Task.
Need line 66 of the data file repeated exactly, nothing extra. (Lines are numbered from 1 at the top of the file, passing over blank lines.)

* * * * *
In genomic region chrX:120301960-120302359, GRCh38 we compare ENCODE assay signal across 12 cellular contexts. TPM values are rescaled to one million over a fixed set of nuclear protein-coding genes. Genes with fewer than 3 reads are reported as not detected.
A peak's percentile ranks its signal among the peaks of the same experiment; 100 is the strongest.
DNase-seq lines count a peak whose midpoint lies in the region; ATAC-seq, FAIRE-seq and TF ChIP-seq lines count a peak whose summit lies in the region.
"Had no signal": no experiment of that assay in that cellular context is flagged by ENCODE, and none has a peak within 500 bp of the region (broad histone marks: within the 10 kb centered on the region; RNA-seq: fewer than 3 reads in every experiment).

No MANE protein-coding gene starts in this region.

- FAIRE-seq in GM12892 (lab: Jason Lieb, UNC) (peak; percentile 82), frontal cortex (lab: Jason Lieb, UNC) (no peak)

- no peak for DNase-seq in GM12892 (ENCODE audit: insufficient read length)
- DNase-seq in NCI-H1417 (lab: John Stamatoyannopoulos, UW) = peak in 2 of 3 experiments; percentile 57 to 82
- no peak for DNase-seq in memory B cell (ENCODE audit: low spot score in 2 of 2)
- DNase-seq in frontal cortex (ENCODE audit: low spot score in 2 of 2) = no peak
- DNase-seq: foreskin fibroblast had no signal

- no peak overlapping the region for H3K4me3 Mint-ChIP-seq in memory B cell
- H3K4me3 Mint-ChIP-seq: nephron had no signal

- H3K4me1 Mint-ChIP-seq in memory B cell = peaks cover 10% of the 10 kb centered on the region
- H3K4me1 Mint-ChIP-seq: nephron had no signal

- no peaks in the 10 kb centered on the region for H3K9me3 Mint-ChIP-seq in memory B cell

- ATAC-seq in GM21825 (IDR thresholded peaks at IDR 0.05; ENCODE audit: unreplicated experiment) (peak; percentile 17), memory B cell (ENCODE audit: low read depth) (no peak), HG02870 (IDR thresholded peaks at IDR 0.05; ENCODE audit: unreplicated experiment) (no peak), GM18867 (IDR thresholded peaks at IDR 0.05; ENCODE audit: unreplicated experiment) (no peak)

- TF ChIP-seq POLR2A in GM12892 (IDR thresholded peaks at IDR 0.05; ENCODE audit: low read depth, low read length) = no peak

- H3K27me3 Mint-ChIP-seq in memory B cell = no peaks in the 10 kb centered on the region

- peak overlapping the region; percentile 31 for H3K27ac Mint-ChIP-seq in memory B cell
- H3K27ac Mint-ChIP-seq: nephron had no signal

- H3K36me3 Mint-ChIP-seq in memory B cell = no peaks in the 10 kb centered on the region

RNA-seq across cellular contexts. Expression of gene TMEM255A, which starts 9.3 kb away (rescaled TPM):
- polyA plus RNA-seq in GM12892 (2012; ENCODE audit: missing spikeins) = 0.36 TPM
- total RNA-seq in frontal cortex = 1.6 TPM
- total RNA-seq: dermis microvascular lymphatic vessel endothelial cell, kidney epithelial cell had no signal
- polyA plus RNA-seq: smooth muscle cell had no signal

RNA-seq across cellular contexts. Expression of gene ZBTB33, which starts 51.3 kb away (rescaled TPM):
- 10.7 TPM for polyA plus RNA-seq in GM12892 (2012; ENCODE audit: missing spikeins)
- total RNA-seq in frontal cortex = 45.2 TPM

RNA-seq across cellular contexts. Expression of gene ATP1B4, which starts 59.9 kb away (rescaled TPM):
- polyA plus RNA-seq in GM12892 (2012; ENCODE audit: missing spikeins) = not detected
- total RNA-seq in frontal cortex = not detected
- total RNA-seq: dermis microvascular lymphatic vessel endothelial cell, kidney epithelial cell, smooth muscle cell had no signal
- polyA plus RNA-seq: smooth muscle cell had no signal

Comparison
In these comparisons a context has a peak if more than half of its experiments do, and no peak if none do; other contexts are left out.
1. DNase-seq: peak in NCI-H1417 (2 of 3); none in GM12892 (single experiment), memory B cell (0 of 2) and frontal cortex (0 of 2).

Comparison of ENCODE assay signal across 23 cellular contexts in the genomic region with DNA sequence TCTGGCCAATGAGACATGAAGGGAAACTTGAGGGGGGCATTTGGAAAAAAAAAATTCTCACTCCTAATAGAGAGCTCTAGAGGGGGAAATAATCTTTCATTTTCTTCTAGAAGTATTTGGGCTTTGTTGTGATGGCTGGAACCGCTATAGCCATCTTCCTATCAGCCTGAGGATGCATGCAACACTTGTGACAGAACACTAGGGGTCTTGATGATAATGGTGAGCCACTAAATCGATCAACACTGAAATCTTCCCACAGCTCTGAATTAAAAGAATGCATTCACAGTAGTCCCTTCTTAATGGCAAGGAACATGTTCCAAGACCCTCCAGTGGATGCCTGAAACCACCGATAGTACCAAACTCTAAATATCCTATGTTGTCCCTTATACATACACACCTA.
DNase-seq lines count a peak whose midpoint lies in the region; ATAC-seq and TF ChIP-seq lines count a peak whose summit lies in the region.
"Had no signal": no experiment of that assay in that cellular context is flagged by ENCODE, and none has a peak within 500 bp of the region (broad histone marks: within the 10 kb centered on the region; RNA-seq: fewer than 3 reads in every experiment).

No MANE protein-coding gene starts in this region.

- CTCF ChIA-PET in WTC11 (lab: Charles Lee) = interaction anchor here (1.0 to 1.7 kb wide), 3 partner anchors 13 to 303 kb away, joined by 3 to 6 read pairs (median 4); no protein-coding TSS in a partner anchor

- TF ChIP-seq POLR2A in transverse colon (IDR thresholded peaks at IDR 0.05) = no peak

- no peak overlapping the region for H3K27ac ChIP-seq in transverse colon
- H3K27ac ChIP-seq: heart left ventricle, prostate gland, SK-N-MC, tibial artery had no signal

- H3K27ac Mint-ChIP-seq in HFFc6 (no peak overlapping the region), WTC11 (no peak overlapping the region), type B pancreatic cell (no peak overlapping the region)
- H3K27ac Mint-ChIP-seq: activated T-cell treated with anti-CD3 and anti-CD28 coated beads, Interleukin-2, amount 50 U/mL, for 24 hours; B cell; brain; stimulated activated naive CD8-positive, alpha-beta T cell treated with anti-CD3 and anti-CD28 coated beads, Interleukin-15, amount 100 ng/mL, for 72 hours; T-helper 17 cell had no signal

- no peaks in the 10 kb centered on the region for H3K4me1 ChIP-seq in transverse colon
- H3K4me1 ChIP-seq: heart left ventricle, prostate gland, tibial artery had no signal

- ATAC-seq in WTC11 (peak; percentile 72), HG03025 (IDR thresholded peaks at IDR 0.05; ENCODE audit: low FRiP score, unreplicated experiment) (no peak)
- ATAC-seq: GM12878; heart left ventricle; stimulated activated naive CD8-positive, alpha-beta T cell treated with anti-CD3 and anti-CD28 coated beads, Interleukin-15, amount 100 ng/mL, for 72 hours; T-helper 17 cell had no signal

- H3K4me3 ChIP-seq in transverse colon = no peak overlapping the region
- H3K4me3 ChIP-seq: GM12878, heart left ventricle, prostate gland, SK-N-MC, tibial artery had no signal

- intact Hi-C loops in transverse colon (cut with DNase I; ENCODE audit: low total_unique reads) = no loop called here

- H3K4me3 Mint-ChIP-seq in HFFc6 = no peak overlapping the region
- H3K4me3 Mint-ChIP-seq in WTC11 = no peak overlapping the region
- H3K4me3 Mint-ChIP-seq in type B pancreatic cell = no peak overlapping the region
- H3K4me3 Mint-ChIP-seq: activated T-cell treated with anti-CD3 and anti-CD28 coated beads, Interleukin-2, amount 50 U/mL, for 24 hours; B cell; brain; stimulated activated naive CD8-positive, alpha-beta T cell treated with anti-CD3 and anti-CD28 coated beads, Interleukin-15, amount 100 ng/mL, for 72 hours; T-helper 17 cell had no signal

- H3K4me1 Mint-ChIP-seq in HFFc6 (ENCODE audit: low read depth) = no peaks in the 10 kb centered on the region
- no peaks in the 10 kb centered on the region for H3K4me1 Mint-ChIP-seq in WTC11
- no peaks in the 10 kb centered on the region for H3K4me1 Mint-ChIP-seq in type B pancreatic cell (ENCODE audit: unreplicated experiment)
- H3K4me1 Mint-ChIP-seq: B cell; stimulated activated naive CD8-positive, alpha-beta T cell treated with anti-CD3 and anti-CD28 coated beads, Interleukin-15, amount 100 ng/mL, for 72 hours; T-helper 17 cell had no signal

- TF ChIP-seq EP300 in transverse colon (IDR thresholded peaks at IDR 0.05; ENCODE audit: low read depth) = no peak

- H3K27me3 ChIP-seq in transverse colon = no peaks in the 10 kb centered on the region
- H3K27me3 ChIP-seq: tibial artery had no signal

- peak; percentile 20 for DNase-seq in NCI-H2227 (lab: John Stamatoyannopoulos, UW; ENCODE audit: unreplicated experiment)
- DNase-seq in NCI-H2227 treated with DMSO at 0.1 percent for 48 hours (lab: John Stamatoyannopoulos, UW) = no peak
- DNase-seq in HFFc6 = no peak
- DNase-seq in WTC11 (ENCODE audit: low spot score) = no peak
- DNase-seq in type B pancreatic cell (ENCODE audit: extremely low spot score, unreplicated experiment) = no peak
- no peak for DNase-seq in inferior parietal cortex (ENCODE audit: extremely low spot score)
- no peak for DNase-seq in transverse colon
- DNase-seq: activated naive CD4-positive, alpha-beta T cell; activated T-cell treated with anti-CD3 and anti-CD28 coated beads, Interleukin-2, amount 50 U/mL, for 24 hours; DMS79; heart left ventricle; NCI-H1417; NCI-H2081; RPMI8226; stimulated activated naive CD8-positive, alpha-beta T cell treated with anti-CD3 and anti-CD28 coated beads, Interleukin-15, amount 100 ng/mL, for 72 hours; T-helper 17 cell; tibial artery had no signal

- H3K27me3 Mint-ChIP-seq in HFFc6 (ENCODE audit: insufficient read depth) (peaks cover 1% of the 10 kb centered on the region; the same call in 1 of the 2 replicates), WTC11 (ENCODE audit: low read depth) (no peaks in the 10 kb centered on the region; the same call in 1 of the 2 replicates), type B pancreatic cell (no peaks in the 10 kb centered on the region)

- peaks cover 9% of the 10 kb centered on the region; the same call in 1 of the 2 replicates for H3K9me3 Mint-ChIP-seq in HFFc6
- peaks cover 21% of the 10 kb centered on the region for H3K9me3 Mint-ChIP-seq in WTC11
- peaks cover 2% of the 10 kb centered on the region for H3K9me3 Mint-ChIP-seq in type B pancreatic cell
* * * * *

- H3K27me3 ChIP-seq: tibial artery had no signal